Friday, January 06, 2006

Dirty Bertie earns her name...

We had dinner on Saturday evening at Alfredo’s, an Italian restaurant located in a complex of small apartments, and sat outside near the pool. Cuisine is not a priority in St. Lucia, which undoubtedly explains the presence and popularity of the Ocean Basket, but Alfredo’s did a passable pasta. While sitting outside we were visited by a rather friendly cat and when Hubby inquired if it was the restaurant’s cat, the server replied “Oh, no…this is St. Lucia’s cat!” Rather than find feral cats a scourge, as we seem to do in America, the town of St. Lucia has adopted these homeless cats, allowing them to roam freely through the outdoor restaurants and holiday accommodations. We met at least five cats during our stay, all of whom were friendly communal cats, well fed, friendly, and a delight to the tourists.

Gavin had suggested that we go to Imfolzi or Hluhluwe, game reserves across the highway from St. Lucia, if we wanted to see elephants and rhino, their local brethren having been rather shy with us. So, early the next morning we rose to a breakfast of pineapple and orange juice, loaded up Bertha…which had acquired the nickname “Dirty Bertie” by this time…with cold drinks and snacks, and headed for Hluhluwe (“shuh-SHLU-wee”).

As it turned out, Gavin had given us an excellent suggestion. Almost immediately upon entering the park, we met up with a giraffe having an early breakfast. Ignoring us as if we were not even there, he browsed the top of a stickery acacia tree, calmly chewing and looking as if he hadn't a care in the world. I've seen giraffe in zoos...the San Diego Zoo is one of the finest in the world and I have been there more times than I can remember...but nothing prepared me for seeing this long-necked giant nonchalantly chewing the top off a tree from the side of a road! Encountering him had been quite a surprise ad we had not expected to find wildlife within minutes of entering the reserve, but we drove around a curve in the road and there he was!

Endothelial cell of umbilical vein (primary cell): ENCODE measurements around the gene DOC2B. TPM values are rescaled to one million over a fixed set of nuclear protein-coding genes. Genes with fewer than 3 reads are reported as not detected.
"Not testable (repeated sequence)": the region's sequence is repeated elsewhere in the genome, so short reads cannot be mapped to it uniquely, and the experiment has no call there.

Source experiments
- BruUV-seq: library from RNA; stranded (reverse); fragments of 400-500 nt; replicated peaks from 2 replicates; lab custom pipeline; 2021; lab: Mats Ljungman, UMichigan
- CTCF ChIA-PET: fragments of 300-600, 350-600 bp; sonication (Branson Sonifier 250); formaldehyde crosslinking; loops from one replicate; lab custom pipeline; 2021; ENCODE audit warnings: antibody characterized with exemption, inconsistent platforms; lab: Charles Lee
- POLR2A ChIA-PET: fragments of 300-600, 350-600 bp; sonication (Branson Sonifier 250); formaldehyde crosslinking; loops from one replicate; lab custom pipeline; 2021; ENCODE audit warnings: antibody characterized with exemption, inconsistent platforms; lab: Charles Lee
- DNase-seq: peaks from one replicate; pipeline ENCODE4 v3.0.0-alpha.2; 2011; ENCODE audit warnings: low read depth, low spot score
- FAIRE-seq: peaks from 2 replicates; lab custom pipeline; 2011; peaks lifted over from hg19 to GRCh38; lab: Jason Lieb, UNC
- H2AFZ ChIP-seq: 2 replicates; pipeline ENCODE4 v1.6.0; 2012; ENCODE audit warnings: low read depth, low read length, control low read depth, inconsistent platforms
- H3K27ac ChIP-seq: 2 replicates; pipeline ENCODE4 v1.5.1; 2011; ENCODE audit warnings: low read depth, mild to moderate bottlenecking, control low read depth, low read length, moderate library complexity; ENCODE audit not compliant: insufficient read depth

At the entrance gate, when he paid our fees, Hubby bought a map book that turned out to be invaluable. Not only did it show the various roads and view spots in the park, the back of the book contained excellent drawings of the resident animals, enabling us to identify many of the creatures we sighted. Impala...the antelope after which one of Chevrolet's most successful models was named...are tiny little creatures! I had expected a larger, bolder, more impressive looking animal, so the slightness and delicacy of their body structures really surprised me. They are reputed to be shy animals, but the were the single most common species we encountered and while I wouldn't call them exactly friendly, they were not easily spooked. We came across this cautious mother and curious baby as part of a larger herd.

The juvenile bucks engage in mock battles, practicing for the day they will challenge other bucks for mating rights. We drove over series of hard-packed dirt roads, watching for game and, cresting the top of a hill, we spotted a herd of perhaps fifty impala spread out across a rolling meadow. In one swale three pairs of young bucks were hard at work honing their fighting skills. Like the giraffe, they ignored our presence, not even stopping to look and assess whether or not we represented a threat. These youngsters do not yet have the distinctive horns of the impala buck, but the black patches on the ankles mark them definitively as impala.

Adult impala males, small as they are, carry an impressive set of curved horns (or are they antlers?) This buck, tiny and delicate as he may appear, is an experienced fighter, else the herd of females, babies and young juvenile males we found him with would belong to a stronger male. Behind him in the grass is one of the ubiquitous termite mounds (no, it is not a rock)...a rather small one, actually. These mounds dot the landscape of South Africa like so many freckles.